My choice for OS in data science

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Just sharing a nice comic posted by Duncan Hull. In my opinion this comic accurately reflects the culture of different user groups!

We all know that in many real life situations, there could be many solutions to a single problem. This is also true for a data scientist. Many junior/to-be data scientists often wonder what kind of equipment, OS or language should they use in work. In this blog post I will share my thoughts on what OS I would pick.

Mac vs Windows

Usually the first question that comes up is “Should I get a Mac or Windows?”. Personally I use an 11” MacBook Air (2011). This is because I have borrowed it for free! Jokes aside this is also because I mainly use Python (more on that in later posts) and in my experience it is easier to use Python in Mac comparing to Windows. For example it is very common for a data scientist to have a need in installing various packages to complete some specific tasks. In Mac it can be easily accomplished by typing “pip install your_package” in the terminal. In Windows you would have to go through a series of process to get “pip” working in the command line. These little inconveniences add up quickly.

It is not to say that you cannot achieve great things using a Windows machine. For example my friend Greg is currently using a Windows laptop and he is able to produce a lot of  fascinating work! It is also a commonly known fact that most offices (at least in the corporate world) use Windows so it would be a great asset if one could efficiently conduct analysis on a Windows platform.

You may ask so Ricky it seems like you prefer a Mac. Are you going to get a new Mac for a data science purpose? My answer is “probably…not!”. This is because computing power is important and it doesn’t come cheap with a Mac. After spending a good amount of time with this MacBook Air (1.6GHz Dual Core, 2GB RAM), I have come to a realization that although it does a fantastic job in daily uses such as word processing and web browsing (without many tabs), it is much less capable in other areas such as running a Random Forest Classifier with 10 fold cross validation. The small amount of RAM means probably you cannot run many applications together at once or load a big-ish data into memory, which could be inconvenient. It is also difficult to use a virtual machine to create isolated environments.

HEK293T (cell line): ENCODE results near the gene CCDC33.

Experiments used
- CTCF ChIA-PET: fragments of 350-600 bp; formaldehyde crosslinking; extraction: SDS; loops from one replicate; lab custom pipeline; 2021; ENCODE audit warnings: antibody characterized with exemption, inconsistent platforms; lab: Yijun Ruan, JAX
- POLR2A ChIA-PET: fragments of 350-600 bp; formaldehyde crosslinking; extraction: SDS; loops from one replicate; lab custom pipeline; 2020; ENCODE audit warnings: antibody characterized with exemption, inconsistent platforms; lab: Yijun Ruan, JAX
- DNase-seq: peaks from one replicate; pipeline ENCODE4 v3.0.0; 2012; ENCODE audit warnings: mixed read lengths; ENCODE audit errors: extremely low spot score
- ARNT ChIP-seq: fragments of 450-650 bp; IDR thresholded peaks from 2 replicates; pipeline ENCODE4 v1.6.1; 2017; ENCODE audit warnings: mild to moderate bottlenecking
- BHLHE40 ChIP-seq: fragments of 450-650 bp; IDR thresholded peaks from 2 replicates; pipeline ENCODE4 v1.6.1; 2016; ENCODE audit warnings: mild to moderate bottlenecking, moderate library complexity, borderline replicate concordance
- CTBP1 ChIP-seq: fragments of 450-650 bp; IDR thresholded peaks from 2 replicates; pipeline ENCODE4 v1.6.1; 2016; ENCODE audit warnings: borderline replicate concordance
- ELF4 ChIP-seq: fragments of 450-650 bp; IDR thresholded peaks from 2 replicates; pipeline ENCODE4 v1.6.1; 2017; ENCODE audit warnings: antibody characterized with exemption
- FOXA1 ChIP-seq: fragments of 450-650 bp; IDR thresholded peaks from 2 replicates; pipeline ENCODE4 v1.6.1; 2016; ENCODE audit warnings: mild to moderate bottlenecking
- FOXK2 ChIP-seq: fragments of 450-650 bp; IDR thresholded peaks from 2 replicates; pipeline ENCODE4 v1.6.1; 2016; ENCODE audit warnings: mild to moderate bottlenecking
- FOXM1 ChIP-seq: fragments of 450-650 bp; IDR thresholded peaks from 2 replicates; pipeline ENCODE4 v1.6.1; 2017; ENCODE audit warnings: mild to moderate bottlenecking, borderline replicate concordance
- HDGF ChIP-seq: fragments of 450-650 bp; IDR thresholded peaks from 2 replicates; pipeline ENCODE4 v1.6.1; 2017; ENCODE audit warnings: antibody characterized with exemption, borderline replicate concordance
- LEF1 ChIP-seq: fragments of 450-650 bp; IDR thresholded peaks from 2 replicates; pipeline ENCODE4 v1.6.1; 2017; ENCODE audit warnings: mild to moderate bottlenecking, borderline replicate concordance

Linux

Windows is inconvenient and Mac is expensive so what can we do? Luckily there is a third option – Linux.

Linux is an OS that is based on UNIX, which is what Mac is also based on. Therefore there are many similarities between Mac OS and Linux. This is very important as this implies the ease of obtaining and using data science tools in Mac and Linux are very similar!

Unlike Mac or Windows, which have only 1 version of OS being distributed at a time (I.e. Windows 10 and OSX El Capitan), Linux comes with different distribution kernels (e.g. Ubuntu, Debian). Some are light and efficient and others have more features to provide a better daily use experience. Hence Linux can be a versatile option for data scientists and developers.

 

What’s more? It’s completely FREE.

 

One downside of Linux is that it has got no official customer service and this can be frustrating sometimes. However with a problem solving mindset and the support of a large community of developers and engineers, a data scientist should be able to overcome most difficulties encountered.

Therefore the answer to what my my next laptop will be – it is likely to be a powerful Windows machine with Linux installed for data science related applications.

Windows Mac Linux
Pros ·      Highly available

·      Most people have experience

·      Good hardware specification for price

·      Efficient OS

·      Easy to obtain and integrate data science tools

·      Large and knowledgeable community

·      Good customer service

·      Free

·      Easy to obtain and integrate data science tools

·      Large and knowledgeable community

·      Can install on Windows machine to take advantage of good hardware specification

Cons ·      Inefficient OS

·      Difficult to obtain and integrate data science tools

·      Average hardware specification for high price ·      No customer service hence could be challenging when trouble shoot

·      Could be viewed as a geek

 

Although in this blog post I have mentioned by thoughts and preference, it is recommended that everyone should make use of what they have already got at hand! As data scientist we are problem solvers. Trouble shooting and finding out how an OS interact with you and your tools can be very valuable experience! It would be better for us to work and hit a bottleneck; and only then consider upgrading our machines, than to spill out a large amount of cash just to find out later that it’s overkill.

 

Hope this helps!

 

 

 

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2 thoughts on “My choice for OS in data science

  1. Good summary Ricky! Personally I chose Windows primarily because Mac is so over priced… for the same price, PC will have twice as much RAM/processing power. Now I also run Oracle VirtualBox with Ubuntu, as for some tasks Linux is so much better… for instance, the Git integration with Linux is much deeper than with Windows, and using it on the latter sometimes leads to unexpected results, to say the least.

    Liked by 1 person

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